US 5644798 A
A method of welding at least two layers of a thin thermoplastic polyurethane elastomer (10A, B) to form a weld seam (12) to produce polyurethane barrier products such as, but not limited to, gloves (20), condoms (30), inflatable catheter balloon cuffs (48A, B), ostomy pouches (50), organ bags (60), and instrument covers (70) through a process of pre-heating a sealing die platen, the at least two layers of the polyurethane (10A, B) softened while under pressure from the preheated die platen, followed by welding the at least two layers of polyurethane (10A, B) film by transmission of a radio-frequency energy to the film (10A, B) to produce a weld seam (12) and then allowing the weld seam (12) to cool, the resultant product having seam integrity. A glove is made of polyurethane film layers having a weld around the periphery of the layers.
1. A thermoplastic polyurethane elastomer glove having a peripheral seam and a wrist opening comprising:
two layers of thermoplastic polyurethane elastomer barrier film; said film having a thickness of from about 0.5 mils to about 5 mils (about 0.0127 μm to about 0.127 μm);
a weld joining said layers together along said peripheral seam thereof to form a configuration corresponding to the contour of a hand, leaving said wrist opening unsealed.
2. The thermoplastic polyurethane elastomer glove of claim 1 wherein said weld has a span of from about 2 to about 10 times the thickness of said film.
3. The thermoplastic polyurethane elastomer glove of claim 1 wherein said weld has a strength substantially the same as that of said film.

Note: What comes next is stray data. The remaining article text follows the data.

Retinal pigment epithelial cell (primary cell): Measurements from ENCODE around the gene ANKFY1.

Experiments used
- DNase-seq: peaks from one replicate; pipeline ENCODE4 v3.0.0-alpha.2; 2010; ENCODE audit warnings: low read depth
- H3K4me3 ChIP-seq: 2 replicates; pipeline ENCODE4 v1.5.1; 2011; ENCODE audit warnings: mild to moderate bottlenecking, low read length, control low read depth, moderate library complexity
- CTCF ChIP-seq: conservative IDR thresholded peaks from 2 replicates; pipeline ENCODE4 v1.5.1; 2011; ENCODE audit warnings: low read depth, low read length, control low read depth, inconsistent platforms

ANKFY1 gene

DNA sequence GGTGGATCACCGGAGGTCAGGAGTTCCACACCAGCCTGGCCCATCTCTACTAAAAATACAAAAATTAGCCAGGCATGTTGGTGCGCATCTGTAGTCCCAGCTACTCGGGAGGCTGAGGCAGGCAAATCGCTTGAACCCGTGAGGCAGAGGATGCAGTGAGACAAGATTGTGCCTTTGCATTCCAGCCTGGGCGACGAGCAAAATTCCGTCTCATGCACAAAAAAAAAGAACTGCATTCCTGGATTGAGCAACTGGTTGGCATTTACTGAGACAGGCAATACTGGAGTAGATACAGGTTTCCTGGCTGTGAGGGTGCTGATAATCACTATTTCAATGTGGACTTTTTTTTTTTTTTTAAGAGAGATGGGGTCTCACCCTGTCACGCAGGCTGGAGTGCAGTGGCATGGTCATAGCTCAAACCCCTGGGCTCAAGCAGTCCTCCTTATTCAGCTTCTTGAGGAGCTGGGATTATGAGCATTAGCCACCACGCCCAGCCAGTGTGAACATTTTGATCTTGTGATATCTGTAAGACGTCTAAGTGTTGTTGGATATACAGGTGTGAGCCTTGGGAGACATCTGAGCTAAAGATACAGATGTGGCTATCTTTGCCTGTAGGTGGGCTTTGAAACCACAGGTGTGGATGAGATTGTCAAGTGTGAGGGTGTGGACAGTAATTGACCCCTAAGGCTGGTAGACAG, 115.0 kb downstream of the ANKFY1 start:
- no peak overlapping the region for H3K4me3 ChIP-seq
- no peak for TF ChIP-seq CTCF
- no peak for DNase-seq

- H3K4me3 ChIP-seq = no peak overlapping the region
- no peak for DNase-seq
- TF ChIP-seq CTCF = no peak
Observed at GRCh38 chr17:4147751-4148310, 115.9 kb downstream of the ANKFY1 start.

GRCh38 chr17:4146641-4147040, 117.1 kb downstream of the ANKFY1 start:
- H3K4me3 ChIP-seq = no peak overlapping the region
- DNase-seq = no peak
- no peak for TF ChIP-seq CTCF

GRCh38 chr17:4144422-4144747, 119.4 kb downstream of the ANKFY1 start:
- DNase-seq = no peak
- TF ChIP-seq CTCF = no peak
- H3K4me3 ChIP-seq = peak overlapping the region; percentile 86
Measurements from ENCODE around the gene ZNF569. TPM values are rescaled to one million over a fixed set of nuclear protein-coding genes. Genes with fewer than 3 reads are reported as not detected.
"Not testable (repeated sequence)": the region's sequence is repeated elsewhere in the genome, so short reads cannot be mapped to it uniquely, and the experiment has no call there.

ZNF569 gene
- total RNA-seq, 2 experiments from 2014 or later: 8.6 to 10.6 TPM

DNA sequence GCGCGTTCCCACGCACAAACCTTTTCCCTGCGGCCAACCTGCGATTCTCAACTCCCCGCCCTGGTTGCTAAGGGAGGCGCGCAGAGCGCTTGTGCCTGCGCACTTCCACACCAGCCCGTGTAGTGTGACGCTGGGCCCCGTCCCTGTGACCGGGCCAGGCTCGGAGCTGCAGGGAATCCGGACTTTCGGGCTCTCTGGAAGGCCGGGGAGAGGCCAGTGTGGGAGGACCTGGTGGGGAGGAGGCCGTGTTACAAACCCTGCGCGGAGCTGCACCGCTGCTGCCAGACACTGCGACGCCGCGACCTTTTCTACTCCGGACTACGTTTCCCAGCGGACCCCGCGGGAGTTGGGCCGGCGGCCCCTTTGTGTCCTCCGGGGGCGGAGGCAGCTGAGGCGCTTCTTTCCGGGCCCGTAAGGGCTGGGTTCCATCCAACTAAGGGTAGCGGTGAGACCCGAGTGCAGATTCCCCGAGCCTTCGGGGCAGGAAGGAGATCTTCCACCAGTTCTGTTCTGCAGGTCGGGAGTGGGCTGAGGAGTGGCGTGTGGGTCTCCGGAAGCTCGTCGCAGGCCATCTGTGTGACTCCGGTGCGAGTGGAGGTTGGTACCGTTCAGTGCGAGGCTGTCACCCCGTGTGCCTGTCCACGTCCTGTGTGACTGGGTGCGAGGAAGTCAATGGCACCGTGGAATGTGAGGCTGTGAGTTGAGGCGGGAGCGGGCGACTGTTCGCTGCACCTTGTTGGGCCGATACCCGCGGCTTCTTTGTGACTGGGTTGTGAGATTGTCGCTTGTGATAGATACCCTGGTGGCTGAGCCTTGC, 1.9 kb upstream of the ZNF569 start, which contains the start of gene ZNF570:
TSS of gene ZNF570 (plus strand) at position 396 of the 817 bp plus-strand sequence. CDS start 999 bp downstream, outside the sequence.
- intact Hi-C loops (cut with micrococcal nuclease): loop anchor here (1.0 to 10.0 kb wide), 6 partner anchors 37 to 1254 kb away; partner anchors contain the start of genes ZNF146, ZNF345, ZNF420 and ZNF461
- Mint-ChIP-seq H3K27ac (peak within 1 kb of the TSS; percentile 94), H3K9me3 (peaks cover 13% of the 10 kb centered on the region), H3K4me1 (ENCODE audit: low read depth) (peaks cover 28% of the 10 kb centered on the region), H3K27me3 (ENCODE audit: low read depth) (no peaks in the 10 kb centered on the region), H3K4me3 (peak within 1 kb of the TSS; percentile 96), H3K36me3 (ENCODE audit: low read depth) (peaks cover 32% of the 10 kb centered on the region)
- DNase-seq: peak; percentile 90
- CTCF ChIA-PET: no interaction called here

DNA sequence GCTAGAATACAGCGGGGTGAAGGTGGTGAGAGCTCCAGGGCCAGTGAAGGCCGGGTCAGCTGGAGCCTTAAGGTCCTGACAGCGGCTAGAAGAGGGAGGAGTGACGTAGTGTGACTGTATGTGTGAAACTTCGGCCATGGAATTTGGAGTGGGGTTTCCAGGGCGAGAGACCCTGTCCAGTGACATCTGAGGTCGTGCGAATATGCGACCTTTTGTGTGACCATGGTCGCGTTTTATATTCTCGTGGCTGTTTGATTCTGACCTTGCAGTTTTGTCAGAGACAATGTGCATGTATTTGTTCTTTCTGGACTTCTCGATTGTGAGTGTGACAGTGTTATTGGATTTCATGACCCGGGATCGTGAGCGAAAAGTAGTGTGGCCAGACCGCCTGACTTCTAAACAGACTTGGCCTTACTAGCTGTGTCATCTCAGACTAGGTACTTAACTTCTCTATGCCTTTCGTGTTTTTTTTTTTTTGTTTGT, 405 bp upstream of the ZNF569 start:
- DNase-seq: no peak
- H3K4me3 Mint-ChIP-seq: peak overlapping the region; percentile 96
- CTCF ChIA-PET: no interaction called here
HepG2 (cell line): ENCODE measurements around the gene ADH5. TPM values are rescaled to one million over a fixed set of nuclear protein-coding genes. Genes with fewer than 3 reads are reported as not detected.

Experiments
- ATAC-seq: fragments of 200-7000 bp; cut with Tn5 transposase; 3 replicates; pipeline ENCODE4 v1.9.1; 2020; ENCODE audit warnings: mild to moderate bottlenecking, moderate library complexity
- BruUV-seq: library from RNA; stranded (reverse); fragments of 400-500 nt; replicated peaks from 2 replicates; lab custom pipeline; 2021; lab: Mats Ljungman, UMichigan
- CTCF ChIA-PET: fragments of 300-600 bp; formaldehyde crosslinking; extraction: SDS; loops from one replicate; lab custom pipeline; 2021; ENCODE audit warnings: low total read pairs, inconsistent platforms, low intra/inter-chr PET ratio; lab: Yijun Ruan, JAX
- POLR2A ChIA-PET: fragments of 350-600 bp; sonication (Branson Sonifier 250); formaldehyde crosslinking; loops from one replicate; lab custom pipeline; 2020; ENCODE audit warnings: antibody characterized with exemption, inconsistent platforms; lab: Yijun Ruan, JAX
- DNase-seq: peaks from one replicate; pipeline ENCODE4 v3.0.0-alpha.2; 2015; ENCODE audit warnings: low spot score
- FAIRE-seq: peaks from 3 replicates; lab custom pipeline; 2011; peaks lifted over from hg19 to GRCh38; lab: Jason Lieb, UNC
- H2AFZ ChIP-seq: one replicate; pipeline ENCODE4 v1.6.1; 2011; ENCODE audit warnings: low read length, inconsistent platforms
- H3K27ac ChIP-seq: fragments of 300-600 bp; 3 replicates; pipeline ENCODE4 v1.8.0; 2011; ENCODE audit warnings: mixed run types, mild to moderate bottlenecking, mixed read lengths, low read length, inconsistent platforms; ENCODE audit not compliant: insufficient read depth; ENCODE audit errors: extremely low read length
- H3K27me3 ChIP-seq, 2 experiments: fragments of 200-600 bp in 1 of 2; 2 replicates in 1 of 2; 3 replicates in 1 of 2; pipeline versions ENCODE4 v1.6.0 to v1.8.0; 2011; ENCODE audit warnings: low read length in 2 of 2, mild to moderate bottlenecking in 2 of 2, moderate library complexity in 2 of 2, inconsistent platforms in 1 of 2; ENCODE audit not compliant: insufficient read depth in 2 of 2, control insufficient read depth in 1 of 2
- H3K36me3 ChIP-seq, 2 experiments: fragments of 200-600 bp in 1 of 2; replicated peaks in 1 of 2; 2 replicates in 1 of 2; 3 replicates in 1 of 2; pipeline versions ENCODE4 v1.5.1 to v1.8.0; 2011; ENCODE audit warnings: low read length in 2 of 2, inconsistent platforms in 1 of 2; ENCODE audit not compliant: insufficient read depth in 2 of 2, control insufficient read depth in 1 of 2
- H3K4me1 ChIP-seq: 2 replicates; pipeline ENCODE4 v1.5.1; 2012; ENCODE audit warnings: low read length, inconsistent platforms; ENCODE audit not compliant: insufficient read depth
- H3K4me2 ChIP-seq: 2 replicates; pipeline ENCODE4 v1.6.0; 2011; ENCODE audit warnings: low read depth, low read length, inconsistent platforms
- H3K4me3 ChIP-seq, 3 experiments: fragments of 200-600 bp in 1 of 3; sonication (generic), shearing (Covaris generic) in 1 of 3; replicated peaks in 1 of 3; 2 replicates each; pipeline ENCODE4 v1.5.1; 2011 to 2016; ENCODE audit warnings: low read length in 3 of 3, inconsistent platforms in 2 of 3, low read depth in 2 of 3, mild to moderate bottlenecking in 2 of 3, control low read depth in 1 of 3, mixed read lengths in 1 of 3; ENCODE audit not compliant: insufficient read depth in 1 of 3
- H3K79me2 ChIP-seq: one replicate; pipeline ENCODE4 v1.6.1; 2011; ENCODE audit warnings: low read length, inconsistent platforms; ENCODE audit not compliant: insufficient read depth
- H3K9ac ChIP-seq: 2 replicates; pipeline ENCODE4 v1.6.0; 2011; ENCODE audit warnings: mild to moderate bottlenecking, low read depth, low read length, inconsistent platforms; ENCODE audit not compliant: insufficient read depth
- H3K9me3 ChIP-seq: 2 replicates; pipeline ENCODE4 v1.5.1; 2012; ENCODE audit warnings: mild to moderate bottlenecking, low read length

4. The thermoplastic polyurethane elastomer glove of claim 1 wherein said weld is continuous and free of pin-holes, holidays, wrinkles and burn marks.
5. The thermoplastic polyurethane elastomer glove of claim 1 wherein said film has a Vicat softening temperature of from about 60 150
This is a continuation of application Ser. No. 08/104,666, filed Aug. 11, 1993, U.S. Pat. No. 5,469,860.
1. Field of the Invention
The present invention relates to a new method of joining by a welding process, at least two layers of a thin polyurethane thermoplastic elastomer film having a thickness in the range of 0.5 to 5.0 mils (0.0127 mm to 0.127 mm), without wrinkling, causing pin-holes or holidays and without burning or charring the material. Such welded polymer films are employed to make gloves, including industrial and medical gloves, condoms, organ bags for endoscopic surgical procedures, catheter balloons, and barrier structures to isolate articles, including medical and surgical instruments from environmental contamination, infectious material and the like.
2. Description of Background and Other Information
Natural rubber sheet and film, formed by coagulation of natural rubber latex, have long been employed to form barrier and environmental protective products, such as surgical gloves, condoms, and the like.
In the medical and surgical field, there is a substantial need for effective and reliable infection and contaminant-control barrier products, primary among which are surgical gloves. These products must not leak or rupture nor must there be any breach of the barrier material through porosity, permeability or structural weakness. Desirably, such products should provide protection against accidental cuts and needle sticks, and the like. A long shelf life before use is important, as are physical properties such as resistance to tearing, solvents and other environmental exposure. These features should desirably be attained in products which are thin enough to present minimal interference with tactile sensing and mobility.
Industrial gloves and related barrier apparel and clothing and the like have similar requirements.
Condoms are of increasing importance in the prevention of the spread of AIDS viruses, other sexually transmitted diseases, and for effective contraception.
The use of containment for excised tissue and organs in surgical procedures is also of increasing import in the medical field, particularly in the fast growing field of endoscopic examination and surgery. For example, in the removal of a gall bladder, appendix or other organ or tissue suitable to an endoscopic approach.